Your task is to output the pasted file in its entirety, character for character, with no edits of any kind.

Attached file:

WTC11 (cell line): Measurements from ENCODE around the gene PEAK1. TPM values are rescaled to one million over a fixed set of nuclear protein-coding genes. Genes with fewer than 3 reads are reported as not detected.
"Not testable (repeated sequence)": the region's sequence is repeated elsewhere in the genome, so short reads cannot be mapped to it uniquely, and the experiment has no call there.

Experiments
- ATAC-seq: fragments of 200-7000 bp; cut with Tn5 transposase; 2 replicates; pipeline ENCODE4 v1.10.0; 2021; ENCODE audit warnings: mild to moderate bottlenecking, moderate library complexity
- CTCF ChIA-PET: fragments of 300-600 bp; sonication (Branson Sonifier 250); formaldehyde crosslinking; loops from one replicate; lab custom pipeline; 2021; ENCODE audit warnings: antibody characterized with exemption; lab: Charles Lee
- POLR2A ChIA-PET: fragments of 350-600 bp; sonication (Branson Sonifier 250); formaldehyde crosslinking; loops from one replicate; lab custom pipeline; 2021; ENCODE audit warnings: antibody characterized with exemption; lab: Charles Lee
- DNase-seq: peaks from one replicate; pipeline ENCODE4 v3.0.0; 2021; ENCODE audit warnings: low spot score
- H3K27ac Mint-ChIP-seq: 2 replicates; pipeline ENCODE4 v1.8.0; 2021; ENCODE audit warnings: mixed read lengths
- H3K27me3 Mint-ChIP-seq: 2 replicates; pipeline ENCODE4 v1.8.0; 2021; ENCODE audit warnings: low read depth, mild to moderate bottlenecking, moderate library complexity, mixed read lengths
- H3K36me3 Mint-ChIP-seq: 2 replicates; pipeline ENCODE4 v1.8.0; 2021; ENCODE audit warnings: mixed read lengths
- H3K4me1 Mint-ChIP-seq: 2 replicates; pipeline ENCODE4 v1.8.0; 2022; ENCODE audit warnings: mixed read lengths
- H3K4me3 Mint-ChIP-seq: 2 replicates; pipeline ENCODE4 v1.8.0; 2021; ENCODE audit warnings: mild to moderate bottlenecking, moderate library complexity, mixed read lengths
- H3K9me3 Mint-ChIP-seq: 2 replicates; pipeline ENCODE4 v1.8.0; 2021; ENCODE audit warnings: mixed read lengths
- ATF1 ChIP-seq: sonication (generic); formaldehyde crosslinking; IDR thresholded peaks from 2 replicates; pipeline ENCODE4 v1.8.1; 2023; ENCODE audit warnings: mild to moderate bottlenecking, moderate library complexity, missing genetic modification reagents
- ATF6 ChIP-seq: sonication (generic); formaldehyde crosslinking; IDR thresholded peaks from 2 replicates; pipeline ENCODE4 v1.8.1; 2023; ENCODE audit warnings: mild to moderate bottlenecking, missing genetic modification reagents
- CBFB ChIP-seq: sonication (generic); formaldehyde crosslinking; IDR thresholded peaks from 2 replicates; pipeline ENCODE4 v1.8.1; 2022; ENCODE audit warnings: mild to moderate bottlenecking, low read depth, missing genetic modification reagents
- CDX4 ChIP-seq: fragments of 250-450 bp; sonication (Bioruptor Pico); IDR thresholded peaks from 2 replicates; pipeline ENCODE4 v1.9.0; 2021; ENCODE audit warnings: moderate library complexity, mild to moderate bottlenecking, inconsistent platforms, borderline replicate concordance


WTC11 (cell line): Measurements from ENCODE around the gene PEAK1. TPM values are rescaled to one million over a fixed set of nuclear protein-coding genes. Genes with fewer than 3 reads are reported as not detected.
"Not testable (repeated sequence)": the region's sequence is repeated elsewhere in the genome, so short reads cannot be mapped to it uniquely, and the experiment has no call there.

Experiments
- ATAC-seq: fragments of 200-7000 bp; cut with Tn5 transposase; 2 replicates; pipeline ENCODE4 v1.10.0; 2021; ENCODE audit warnings: mild to moderate bottlenecking, moderate library complexity
- CTCF ChIA-PET: fragments of 300-600 bp; sonication (Branson Sonifier 250); formaldehyde crosslinking; loops from one replicate; lab custom pipeline; 2021; ENCODE audit warnings: antibody characterized with exemption; lab: Charles Lee
- POLR2A ChIA-PET: fragments of 350-600 bp; sonication (Branson Sonifier 250); formaldehyde crosslinking; loops from one replicate; lab custom pipeline; 2021; ENCODE audit warnings: antibody characterized with exemption; lab: Charles Lee
- DNase-seq: peaks from one replicate; pipeline ENCODE4 v3.0.0; 2021; ENCODE audit warnings: low spot score
- H3K27ac Mint-ChIP-seq: 2 replicates; pipeline ENCODE4 v1.8.0; 2021; ENCODE audit warnings: mixed read lengths
- H3K27me3 Mint-ChIP-seq: 2 replicates; pipeline ENCODE4 v1.8.0; 2021; ENCODE audit warnings: low read depth, mild to moderate bottlenecking, moderate library complexity, mixed read lengths
- H3K36me3 Mint-ChIP-seq: 2 replicates; pipeline ENCODE4 v1.8.0; 2021; ENCODE audit warnings: mixed read lengths
- H3K4me1 Mint-ChIP-seq: 2 replicates; pipeline ENCODE4 v1.8.0; 2022; ENCODE audit warnings: mixed read lengths
- H3K4me3 Mint-ChIP-seq: 2 replicates; pipeline ENCODE4 v1.8.0; 2021; ENCODE audit warnings: mild to moderate bottlenecking, moderate library complexity, mixed read lengths
- H3K9me3 Mint-ChIP-seq: 2 replicates; pipeline ENCODE4 v1.8.0; 2021; ENCODE audit warnings: mixed read lengths
- ATF1 ChIP-seq: sonication (generic); formaldehyde crosslinking; IDR thresholded peaks from 2 replicates; pipeline ENCODE4 v1.8.1; 2023; ENCODE audit warnings: mild to moderate bottlenecking, moderate library complexity, missing genetic modification reagents
- ATF6 ChIP-seq: sonication (generic); formaldehyde crosslinking; IDR thresholded peaks from 2 replicates; pipeline ENCODE4 v1.8.1; 2023; ENCODE audit warnings: mild to moderate bottlenecking, missing genetic modification reagents
- CBFB ChIP-seq: sonication (generic); formaldehyde crosslinking; IDR thresholded peaks from 2 replicates; pipeline ENCODE4 v1.8.1; 2022; ENCODE audit warnings: mild to moderate bottlenecking, low read depth, missing genetic modification reagents
- CDX4 ChIP-seq: fragments of 250-450 bp; sonication (Bioruptor Pico); IDR thresholded peaks from 2 replicates; pipeline ENCODE4 v1.9.0; 2021; ENCODE audit warnings: moderate library complexity, mild to moderate bottlenecking, inconsistent platforms, borderline replicate concordance